JF: It really marginalized me. In Russia, nobody had to pay any attention to what I was writing because I was writing in a different language. I’m not saying that with any kind of regret. I’m saying it as a fact. There were some people, Konstantin Raikin of Moscow’s Satirikon Theatre, for example, who were appreciative of my work. He often told me, or passed on to me, that what I wrote about his theatre felt very much like what he was trying to do. That gave me a sense that I was doing something of value, but I also realized that I existed in a very bizarre niche. And of course, people in the U.S. didn’t pay much attention unless they were specifically interested in Russian theatre.
YC: Can you tell us about your efforts in bringing contemporary Russian theatre to the U.S.?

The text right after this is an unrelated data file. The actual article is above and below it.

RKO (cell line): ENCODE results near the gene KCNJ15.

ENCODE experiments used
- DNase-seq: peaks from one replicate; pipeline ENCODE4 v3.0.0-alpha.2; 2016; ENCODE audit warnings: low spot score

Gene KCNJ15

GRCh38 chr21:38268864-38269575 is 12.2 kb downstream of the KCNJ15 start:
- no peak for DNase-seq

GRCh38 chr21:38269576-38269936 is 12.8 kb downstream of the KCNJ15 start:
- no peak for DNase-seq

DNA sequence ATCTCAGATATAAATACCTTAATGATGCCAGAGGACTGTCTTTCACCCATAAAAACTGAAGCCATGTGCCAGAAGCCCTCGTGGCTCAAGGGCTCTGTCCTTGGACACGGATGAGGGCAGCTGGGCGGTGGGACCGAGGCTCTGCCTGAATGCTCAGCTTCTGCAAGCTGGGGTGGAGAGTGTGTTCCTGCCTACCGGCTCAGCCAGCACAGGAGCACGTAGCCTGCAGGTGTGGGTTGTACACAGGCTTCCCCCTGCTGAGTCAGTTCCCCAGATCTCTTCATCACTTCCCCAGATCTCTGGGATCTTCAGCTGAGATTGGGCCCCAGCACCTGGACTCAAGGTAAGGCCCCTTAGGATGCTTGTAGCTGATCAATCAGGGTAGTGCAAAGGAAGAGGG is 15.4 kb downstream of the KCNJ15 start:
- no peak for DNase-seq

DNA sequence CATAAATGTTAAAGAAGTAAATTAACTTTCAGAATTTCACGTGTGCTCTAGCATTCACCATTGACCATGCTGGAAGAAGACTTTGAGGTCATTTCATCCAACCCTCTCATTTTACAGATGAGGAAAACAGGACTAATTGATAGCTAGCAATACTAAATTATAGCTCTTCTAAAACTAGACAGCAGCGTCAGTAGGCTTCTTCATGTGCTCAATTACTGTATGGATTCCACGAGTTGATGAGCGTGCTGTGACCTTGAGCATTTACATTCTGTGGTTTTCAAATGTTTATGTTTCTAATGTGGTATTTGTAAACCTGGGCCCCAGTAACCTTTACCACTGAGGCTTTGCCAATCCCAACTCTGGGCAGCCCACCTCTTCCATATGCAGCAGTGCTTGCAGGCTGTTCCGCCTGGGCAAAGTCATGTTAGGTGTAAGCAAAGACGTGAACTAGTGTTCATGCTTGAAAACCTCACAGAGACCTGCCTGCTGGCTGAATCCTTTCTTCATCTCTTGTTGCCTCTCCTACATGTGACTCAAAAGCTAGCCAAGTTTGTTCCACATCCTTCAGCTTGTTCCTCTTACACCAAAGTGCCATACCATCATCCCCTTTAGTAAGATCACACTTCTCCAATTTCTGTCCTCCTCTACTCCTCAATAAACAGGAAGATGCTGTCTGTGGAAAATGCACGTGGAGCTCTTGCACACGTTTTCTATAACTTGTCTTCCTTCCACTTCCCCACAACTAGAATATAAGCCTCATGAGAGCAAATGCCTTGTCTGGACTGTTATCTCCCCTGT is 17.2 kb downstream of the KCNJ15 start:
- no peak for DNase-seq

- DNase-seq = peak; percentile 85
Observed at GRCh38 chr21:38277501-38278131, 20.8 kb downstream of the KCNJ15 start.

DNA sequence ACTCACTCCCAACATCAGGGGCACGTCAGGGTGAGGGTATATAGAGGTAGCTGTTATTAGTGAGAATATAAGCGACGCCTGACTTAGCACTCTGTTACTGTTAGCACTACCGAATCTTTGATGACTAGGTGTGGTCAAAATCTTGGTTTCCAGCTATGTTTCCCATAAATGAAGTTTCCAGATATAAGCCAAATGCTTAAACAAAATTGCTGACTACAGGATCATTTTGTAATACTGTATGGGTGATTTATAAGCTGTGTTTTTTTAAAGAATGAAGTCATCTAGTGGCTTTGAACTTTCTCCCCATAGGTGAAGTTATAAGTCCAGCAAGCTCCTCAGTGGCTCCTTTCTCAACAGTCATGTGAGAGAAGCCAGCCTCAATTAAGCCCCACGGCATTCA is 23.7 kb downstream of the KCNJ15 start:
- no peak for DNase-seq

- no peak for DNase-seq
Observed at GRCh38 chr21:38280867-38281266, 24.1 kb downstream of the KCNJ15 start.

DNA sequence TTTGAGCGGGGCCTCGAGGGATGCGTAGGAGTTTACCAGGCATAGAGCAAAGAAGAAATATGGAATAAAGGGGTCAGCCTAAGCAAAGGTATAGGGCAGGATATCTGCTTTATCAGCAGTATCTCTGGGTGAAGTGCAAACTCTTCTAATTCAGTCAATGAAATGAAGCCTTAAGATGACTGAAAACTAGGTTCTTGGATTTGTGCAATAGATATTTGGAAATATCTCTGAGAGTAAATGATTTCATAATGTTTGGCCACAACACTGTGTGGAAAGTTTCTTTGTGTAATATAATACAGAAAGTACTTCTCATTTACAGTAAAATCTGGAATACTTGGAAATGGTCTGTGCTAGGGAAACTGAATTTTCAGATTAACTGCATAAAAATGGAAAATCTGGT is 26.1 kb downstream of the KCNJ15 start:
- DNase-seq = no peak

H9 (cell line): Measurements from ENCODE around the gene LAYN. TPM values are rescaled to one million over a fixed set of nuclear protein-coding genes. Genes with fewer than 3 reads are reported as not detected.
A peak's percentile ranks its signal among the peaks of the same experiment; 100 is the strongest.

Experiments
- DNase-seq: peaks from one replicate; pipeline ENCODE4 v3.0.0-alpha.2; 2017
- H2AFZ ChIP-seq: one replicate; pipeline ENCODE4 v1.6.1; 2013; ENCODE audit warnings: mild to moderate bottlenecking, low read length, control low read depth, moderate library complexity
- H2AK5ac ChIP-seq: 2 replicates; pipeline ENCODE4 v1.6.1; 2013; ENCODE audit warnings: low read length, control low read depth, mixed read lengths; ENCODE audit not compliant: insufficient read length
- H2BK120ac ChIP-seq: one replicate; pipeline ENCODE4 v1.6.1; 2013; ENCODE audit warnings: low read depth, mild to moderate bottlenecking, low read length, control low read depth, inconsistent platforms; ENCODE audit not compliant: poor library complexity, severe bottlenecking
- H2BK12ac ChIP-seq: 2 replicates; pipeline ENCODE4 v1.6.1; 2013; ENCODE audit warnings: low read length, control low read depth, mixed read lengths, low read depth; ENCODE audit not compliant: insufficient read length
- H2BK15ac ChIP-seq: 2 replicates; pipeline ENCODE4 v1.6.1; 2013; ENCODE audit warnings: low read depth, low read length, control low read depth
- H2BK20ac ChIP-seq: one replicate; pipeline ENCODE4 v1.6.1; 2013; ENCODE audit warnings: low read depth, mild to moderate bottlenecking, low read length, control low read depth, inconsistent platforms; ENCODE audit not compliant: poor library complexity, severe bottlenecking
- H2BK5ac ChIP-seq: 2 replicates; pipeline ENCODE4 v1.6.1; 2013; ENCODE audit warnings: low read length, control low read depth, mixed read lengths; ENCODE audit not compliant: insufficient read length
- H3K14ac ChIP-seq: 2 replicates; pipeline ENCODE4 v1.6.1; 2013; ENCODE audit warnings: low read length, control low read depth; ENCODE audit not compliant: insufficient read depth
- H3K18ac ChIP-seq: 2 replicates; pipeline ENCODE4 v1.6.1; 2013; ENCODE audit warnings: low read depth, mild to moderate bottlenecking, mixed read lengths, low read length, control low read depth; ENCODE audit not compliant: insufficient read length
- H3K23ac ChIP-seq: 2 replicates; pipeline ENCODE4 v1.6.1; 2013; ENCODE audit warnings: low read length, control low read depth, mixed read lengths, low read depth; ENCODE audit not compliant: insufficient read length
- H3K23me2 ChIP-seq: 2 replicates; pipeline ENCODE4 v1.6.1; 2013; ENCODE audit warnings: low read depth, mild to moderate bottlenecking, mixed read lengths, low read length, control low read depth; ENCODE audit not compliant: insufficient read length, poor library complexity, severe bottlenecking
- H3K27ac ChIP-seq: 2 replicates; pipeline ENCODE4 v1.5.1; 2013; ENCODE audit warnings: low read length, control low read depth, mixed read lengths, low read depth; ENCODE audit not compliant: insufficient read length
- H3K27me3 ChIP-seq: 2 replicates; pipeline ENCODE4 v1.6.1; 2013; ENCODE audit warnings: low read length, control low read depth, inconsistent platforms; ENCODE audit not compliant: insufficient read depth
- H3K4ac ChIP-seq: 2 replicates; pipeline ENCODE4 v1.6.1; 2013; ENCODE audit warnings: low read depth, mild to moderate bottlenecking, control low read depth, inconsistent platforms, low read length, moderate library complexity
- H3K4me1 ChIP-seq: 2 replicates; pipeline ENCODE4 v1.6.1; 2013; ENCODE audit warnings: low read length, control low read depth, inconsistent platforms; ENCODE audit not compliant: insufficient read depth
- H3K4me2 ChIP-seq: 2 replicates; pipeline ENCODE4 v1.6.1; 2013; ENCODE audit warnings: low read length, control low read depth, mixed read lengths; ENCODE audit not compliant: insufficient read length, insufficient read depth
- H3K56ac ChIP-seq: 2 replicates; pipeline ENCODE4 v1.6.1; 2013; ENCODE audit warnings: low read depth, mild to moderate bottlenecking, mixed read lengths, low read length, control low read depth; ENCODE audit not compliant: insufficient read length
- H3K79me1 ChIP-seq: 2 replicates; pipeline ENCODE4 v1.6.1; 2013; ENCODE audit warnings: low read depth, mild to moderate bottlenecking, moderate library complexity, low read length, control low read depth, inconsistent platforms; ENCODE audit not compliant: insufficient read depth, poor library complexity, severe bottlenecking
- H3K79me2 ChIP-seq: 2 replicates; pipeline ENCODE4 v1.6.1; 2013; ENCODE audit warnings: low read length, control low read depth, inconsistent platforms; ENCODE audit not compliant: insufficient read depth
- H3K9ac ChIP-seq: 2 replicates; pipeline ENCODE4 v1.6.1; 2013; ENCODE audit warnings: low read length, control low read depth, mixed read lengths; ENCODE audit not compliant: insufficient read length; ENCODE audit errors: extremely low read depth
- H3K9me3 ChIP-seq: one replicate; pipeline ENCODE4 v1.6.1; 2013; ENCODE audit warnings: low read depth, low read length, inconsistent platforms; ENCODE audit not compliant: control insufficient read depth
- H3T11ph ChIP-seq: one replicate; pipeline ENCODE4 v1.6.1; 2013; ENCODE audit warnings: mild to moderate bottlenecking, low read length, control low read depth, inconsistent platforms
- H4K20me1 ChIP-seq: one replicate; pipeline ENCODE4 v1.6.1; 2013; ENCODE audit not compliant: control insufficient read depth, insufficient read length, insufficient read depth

JF: The American theatre, as a whole, is closed in on itself. I would have had virtually no impact on American sensibilities were it not for Philip Arnoult at the Center for International Theatre Development (CITD). We crossed paths in the early 2000s when he was trying to get American theatres interested in Russian theatre. He was bringing people over here, and I would meet with them, give them lectures, introduce them to people, and put together packets for them to read. But, in all honesty, nothing much came of it. I guess in the end, what I did was the work of a historian and scholar, although, for a while, I hoped I was going to help bring theatre in the U.S. together with theatre in Russia. Philip and I tried very hard, and we had some successes, especially “New Voices in a Shifting Age,” a fabulous three-year program at Towson University between 2007 and 2010 that presented ten new Russian plays in new American English translations.